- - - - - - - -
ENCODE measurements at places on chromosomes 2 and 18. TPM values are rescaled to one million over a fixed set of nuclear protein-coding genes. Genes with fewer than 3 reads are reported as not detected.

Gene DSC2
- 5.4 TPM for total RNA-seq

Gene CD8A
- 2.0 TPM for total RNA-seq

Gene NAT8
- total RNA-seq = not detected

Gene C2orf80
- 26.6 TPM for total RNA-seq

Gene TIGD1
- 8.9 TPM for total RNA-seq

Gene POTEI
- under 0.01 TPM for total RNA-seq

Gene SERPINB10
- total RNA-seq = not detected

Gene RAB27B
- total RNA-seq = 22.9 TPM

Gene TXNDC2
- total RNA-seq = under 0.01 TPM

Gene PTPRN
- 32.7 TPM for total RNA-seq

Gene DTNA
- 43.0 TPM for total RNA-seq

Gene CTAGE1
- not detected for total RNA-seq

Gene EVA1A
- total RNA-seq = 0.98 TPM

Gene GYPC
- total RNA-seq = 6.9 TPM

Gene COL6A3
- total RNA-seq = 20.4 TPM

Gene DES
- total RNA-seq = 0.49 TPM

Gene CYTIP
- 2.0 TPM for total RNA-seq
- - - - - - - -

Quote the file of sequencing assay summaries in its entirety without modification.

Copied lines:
ENCODE measurements at places on chromosomes 2 and 18. TPM values are rescaled to one million over a fixed set of nuclear protein-coding genes. Genes with fewer than 3 reads are reported as not detected.

Gene DSC2
- 5.4 TPM for total RNA-seq

Gene CD8A
- 2.0 TPM for total RNA-seq

Gene NAT8
- total RNA-seq = not detected

Gene C2orf80
- 26.6 TPM for total RNA-seq

Gene TIGD1
- 8.9 TPM for total RNA-seq

Gene POTEI
- under 0.01 TPM for total RNA-seq

Gene SERPINB10
- total RNA-seq = not detected

Gene RAB27B
- total RNA-seq = 22.9 TPM

Gene TXNDC2
- total RNA-seq = under 0.01 TPM

Gene PTPRN
- 32.7 TPM for total RNA-seq

Gene DTNA
- 43.0 TPM for total RNA-seq

Gene CTAGE1
- not detected for total RNA-seq

Gene EVA1A
- total RNA-seq = 0.98 TPM

Gene GYPC
- total RNA-seq = 6.9 TPM

Gene COL6A3
- total RNA-seq = 20.4 TPM

Gene DES
- total RNA-seq = 0.49 TPM

Gene CYTIP
- 2.0 TPM for total RNA-seq